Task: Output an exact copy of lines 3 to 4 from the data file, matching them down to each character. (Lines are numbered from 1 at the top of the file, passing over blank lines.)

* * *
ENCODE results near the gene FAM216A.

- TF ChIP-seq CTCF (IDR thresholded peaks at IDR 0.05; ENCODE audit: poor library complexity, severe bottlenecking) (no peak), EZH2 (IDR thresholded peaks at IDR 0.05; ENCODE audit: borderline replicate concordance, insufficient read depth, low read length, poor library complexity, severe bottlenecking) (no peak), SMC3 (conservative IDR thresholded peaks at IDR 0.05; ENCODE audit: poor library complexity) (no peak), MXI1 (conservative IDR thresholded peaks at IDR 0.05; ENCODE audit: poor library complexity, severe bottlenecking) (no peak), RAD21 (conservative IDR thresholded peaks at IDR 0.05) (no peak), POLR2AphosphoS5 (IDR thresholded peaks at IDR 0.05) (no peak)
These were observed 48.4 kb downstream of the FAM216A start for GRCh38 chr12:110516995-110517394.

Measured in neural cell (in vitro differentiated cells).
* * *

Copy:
These were observed 48.4 kb downstream of the FAM216A start for GRCh38 chr12:110516995-110517394.

Measured in neural cell (in vitro differentiated cells).